Although the hypothalamic orexin system is known to regulate appetitive behaviors and promote wakefulness and arousal (Sakurai, 2007), this system may also be important in adaptive and pathological anxiety/stress responses (Suzuki et al., 2005). In a recent study, we demonstrated that CSF orexin levels were significantly higher in patients experiencing panic attacks compared to non-panicking depressed subjects (Johnson et al., 2010). Furthermore, genetically silencing orexin synthesis or blocking orexin 1 receptors attenuated lactate-induced panic in an animal model of panic disorder. Therefore, in the present study, we tested if orexin (ORX) modulates the panic responses and brain pathways activated by two different panicogenic drugs.
We conducted a series of pharmacological, behavioral, physiological and immunohistochemical experiments to study the modulation by the orexinergic inputs of anxiety behaviors, autonomic responses, and activation of brain pathways elicited by systemic injections of anxiogenic/panicogenic drugs in rats.
We show that systemic injections of two different anxiogenic/panicogenic drugs (FG-7142, an inverse agonist at the benzodiazepine site of the GABAA receptor, and caffeine, a nonselective competitive adenosine receptor antagonist) increased c-Fos induction in a specific subset of orexin neurons located in the dorsomedial/ perifornical (DMH/PeF) but not the lateral hypothalamus. Pre-treating rats with an orexin 1 receptor antagonist attenuated the FG-7142-induced anxiety-like behaviors, increased heart rate, and neuronal activation in key panic pathways, including subregions of the central nucleus of the amygdala, bed nucleus of the stria terminalis, periaqueductal gray and in the rostroventrolateral medulla.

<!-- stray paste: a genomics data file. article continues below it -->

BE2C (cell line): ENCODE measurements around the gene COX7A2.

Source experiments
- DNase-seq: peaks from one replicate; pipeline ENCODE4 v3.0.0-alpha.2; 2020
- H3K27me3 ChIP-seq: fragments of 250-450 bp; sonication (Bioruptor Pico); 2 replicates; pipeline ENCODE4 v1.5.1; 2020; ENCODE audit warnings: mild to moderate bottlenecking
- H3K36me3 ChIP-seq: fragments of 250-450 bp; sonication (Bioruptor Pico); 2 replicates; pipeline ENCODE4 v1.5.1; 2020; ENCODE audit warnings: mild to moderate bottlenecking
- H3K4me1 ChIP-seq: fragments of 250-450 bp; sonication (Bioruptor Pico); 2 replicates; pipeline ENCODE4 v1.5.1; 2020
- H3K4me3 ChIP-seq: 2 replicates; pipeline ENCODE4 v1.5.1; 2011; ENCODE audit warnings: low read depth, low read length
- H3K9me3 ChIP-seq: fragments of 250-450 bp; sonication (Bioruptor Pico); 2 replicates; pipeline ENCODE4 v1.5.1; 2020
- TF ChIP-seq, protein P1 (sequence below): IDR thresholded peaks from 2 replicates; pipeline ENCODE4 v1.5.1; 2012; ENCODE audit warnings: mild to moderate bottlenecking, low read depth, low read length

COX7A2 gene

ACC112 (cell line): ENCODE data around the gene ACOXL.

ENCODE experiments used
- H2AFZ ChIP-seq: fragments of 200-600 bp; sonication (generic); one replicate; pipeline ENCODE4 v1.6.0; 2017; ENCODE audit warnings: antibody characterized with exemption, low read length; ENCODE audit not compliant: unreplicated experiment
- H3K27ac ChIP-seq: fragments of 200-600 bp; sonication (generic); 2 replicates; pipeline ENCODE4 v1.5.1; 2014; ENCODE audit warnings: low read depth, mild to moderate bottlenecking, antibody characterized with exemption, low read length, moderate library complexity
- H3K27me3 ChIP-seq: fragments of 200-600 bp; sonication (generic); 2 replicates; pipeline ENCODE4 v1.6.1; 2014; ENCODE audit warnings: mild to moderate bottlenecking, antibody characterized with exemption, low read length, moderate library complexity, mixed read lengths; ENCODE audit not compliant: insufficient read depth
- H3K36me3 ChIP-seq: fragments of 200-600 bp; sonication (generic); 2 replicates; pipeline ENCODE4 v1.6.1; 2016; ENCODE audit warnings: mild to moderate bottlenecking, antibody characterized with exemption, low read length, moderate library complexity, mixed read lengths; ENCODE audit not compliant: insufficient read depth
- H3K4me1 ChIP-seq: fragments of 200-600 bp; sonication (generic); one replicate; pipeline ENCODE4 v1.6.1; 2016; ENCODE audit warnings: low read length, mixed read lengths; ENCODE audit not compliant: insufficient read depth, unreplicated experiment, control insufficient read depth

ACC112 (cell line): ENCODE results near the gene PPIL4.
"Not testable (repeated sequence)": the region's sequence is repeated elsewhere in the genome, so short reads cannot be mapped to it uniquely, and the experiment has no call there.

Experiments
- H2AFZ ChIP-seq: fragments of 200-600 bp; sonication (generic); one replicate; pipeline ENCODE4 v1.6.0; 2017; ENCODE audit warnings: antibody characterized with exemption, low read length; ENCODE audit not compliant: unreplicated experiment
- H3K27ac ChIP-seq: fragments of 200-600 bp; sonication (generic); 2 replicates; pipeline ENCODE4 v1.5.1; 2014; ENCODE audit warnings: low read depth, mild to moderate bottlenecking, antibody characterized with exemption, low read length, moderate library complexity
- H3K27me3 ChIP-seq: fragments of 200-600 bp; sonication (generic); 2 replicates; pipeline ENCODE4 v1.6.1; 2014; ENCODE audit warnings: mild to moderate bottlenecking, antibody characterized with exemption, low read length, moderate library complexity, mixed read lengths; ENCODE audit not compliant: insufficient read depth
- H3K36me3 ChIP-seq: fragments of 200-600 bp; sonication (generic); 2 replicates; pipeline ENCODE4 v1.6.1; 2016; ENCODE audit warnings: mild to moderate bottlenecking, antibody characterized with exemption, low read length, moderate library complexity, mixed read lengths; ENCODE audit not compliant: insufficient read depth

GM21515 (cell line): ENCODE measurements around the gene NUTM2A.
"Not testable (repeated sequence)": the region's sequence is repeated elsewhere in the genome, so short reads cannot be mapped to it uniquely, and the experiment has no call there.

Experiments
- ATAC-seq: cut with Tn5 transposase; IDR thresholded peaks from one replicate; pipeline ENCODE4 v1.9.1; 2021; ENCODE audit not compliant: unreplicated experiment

Overall, the data here suggest that the ORX neurons in the DMH/PeF region are critical to eliciting a coordinated panic responses and that ORX1 receptor antagonists constitute a potential novel treatment strategy for panic and related anxiety disorders. The neural pathways through which ORX1 receptor antagonists attenuate panic responses involve the extended amygdala, periaqueductal gray, and medullary autonomic centers.
The hypothalamic neuropeptide orexin (ORX) has been implicated in anxiety, and anxiety-like behaviors. The purpose of these studies was to determine the role of ORX, specifically orexin-A (ORX-A) in the bed nucleus of the stria terminalis (BNST) on anxiety-like behaviors in rats. Rats injected with ORX-A into the BNST displayed greater anxiety-like measures in the social interaction and elevated plus maze tests compared to vehicle treated controls. Such anxiety-like behaviors were not observed when the ORX-A injections were adjacent to the BNST, in the medial septum. The anxiety-inducing effects of direct infusions of ORX-A into the BNST may be a consequence of increased activation of BNST neurons. In BNST slice preparations using patch-clamp techniques, ORX-A induced membrane depolarization and generation of action potentials in a subset of BNST neurons. The anxiety-inducing effects of ORX-A in the BNST also appear to be dependent on NMDA-type glutamate receptor activity, as pre-injecting the NMDA antagonist AP5 into the BNST blocked anxiogenic effects of local ORX-A injections. Injections of AMPA-type receptor antagonists into the BNST prior to ORX-A resulted in only a partial attenuation of anxiety-like behaviors.
Anxiety; Neuropeptide; Bed Nucleus of the Stria Terminalis